Writer: Bryan Hitch
Artist: Tony Daniel
Some Spoilers Ahead
With the one-shot that Bryan Hitch referred to as his “mission statement” now behind us, we get a real taste of what to expect from his Justice League run. It’s definitely grandiose and those of you who have been following his recent JLA title may already know what you’re in for. When that series launched, Hitch’s plan was to have each member of the League be the core focus of each story arc. Seeing as how this is somewhat of a spiritual successor, my early impression is that Wonder Woman will be the backbone of this particular tale; her impact is immediately felt and she is a one woman wrecking crew.
What Hitch does rather well is juggle each member of the team and find their proper voices. He remembers that there are eight heroes comprising this squad, not just the Trinity. The fact that he captured even the nuanced relationship between Green Lanterns Simon Baz and Jessica Cruz, while keeping continuity with their title by showing that the latter still can’t forge constructs, shows an attention to detail that I think any fan keeping up with other DC books can appreciate.
As for the story itself, it sees worldwide earthquakes erupt, amassing damage that makes the world engine from Man of Steel seem tame in comparison. The JL help where they can, but this may be a problem too big for even their combined might to handle and the book doesn’t shy away from addressing that. A very old collective known as The Kindred seem to be behind the carnage, building a bit of a mystery for this title. If I can say anything for many of the books to launch as part of the Rebirth initiative, they certainly know how to establish their hooks.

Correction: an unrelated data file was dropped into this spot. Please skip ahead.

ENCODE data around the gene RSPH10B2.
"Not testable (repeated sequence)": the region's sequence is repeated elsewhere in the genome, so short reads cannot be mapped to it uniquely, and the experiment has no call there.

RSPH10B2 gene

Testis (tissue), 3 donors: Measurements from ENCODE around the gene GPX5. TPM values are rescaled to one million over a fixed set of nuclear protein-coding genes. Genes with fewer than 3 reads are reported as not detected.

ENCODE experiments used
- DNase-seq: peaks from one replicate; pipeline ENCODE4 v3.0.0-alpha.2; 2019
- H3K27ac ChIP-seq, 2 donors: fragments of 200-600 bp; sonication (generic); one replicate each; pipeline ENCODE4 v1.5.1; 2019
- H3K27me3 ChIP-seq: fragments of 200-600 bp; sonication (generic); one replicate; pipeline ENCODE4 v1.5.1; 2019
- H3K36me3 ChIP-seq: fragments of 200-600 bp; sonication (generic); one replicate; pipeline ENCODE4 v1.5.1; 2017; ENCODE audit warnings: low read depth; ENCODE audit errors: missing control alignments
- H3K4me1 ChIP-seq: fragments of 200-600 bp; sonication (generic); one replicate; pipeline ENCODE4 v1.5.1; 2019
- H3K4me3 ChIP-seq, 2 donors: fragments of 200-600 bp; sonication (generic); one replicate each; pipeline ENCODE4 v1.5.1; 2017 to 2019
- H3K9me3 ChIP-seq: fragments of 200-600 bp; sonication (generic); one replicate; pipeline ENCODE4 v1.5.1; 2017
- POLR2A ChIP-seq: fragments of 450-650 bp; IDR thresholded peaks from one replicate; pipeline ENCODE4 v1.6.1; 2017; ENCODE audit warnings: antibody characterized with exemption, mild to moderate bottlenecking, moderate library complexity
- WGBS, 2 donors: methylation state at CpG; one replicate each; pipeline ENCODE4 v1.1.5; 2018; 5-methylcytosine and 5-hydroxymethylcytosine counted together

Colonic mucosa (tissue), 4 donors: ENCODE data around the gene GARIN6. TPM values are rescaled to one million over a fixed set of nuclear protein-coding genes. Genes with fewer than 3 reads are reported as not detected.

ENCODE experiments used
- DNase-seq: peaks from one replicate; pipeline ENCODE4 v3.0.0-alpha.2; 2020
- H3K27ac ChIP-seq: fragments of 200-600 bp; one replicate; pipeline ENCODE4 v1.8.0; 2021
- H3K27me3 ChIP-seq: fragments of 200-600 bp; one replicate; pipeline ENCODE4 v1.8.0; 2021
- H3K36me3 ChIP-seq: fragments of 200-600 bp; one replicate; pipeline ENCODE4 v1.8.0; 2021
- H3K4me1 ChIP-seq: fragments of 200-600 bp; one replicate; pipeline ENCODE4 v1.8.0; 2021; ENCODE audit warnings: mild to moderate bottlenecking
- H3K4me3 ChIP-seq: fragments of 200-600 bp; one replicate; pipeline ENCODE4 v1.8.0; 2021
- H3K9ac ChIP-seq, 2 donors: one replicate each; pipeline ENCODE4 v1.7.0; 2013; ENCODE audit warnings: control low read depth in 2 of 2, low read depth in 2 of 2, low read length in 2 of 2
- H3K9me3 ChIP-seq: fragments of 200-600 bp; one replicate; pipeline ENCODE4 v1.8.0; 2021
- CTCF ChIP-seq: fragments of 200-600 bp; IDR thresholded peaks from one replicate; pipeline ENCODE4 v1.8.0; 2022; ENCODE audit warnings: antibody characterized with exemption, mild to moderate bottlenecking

The aforementioned scale that Hitch is known for is more than capably brought to life by Tony Daniel, who shows why he’s one of my favorite artists on each page. I wondered what it would look like getting the Hitch style filtered through Daniel and now I know. It’s also interesting how he has somewhat of a visual style change when he has an extended run on various major series: his work on Batman, Superman/Wonder Woman, and Deathstroke are all as different from each other as they are from his current offerings in Justice League. I wonder how he pulls that off.
This was indeed a fine debut, but not perfect. I can tell the creative team is building to something huge and this story has a lot of potential. But I do, however, think this will read better when collected into a trade.
Images courtesy of DC Entertainment.